10 ways to improve your aim and alignment – Golf.com

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Nailing your aim and alignment will work wonders for your score.
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One of the most common requests I get from my students is to help them aim better.
Generally, I think of aiming the clubface, and aligning the body. There is no question that the clubface has the most direct impact on ball direction, but the alignment of the body — especially the shoulders — to the clubface will affect the swing pash and, therefore, the curvature of the golf ball.
Here’s how to master both.
It may sound counterintuitive, but your ability to aim is often a reaction to your ball flight. If you miss your golf ball in multiple different directions, it’s really hard to aim properly. To aim well you first have to have a predominant ball flight — even if it goes right-to-left or left-to-right. You can straighten the curve out down the road, but having a sense of certainty will make you more confident as you learn how to aim.
Most right-handed players, myself included, tend to aim too far to the right. This is common because setting up to the golf ball means approaching the target with your body turned to the side, which makes aiming and aligning more difficult.
But everyone has a different bias, both in direction and degree. The key is knowing what yours tends to be so you know what to account for as you address the ball.
The clubface has the greatest influence on where your golf ball goes, so it’s important to be good at aiming the face. When you watch many good players start their routine, you will often see them setting the club behind the ball first while looking back and forth at the target.
Aiming the face should be done with the leading edge of the club. Lofted clubs will tend to look more crooked, but practice aiming the clubface at your target first before stepping into the shot.
Once you’ve aimed the face, you need to align your body so your feet, knees, hips and shoulders are all running parallel to your target line. It may not seem parallel at first, but this is why it’s so important to practice this — to train your eye to align your body properly.
Some golfers often find it helpful to use their lead shoulder to learn how to aim. Ask yourself: “Where does my lead shoulder look relative to my target?”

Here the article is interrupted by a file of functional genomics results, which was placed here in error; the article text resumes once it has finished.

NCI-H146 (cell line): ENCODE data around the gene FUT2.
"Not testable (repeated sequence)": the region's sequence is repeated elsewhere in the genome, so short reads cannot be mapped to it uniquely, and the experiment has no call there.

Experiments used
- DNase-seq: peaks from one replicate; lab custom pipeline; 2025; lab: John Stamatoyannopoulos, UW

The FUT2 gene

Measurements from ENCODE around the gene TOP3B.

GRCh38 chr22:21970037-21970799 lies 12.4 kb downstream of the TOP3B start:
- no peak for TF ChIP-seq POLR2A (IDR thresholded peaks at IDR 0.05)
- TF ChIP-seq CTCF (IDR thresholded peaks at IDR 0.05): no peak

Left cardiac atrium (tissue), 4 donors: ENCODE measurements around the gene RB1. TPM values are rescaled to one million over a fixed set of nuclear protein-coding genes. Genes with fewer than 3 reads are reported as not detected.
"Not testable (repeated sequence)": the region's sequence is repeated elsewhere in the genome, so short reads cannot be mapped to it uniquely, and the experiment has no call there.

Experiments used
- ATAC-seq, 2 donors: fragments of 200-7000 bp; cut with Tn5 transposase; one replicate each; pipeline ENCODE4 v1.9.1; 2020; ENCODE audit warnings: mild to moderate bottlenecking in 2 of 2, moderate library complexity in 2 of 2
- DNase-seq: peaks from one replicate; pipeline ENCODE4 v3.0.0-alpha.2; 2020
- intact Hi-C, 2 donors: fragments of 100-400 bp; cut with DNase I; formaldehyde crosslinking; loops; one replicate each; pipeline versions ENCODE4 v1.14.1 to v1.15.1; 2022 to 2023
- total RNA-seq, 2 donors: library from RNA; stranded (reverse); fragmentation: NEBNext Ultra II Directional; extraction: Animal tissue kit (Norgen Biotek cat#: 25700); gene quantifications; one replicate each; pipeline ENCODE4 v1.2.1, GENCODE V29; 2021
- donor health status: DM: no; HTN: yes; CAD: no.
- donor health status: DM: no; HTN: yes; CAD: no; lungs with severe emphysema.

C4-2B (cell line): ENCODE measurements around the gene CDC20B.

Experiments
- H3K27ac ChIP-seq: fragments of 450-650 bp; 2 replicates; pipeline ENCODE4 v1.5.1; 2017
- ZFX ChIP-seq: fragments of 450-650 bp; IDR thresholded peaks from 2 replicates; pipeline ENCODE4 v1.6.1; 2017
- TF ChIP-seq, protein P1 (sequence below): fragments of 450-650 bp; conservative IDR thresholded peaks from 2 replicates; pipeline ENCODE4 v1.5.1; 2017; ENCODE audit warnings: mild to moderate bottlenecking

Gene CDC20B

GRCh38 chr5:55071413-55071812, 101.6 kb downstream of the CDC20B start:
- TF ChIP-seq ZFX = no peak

For me, when I aim properly, I know my lead shoulder looks about 10 yards left of the target. Finding little visual cues that can help you will improve your aim, and help you hone in on pins.
Many golfers use an intermediate target, which is a spot between their golf ball and their target. Based upon this theory, it’s easier to aim at something close to you than far.
If you stand directly behind your golf ball, you’ll be able to pick a spot on the ground within a couple of feet of your ball but in line with your target, and focus on aiming the clubface at that. This can be particularly helpful when you have hazards in your way, where your aim needs to be more exact.
It may be a bit counterintuitive, but using smart angles on tee boxes can help you aim and align well. Remember to tee off on the side of trouble. So, if the hazard is on the right side of the hole, for instance, moving to the right side of the tee box and aiming away from the trouble can help you stay safe.
So many of my students who think they can’t aim, I might say, don’t aim. That’s because they spend their entire time looking at the golf ball.
Those who are best at aiming typically look back and forth between the ball and the target several times during the setup routine. Just watch the best players in the world. Often they will…
Some days are better than others. Every golfer knows this. When you’re warming up on the range, be prepared to change your aim based on the ball flight you’re seeing that day. If you are slicing the ball, you may not be able to fix your mechanics to get back to your typical ball flight, so adjust your aim accordingly until you can get back to the range.
Being great at aiming is an earned skill, and your attitude can often be the largest hurdle. So many golfers take good aim for granted. Recognize that you need to practice it, with feedback, in order to improve it.
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For more golf tips from Kellie Stenzel, click here.

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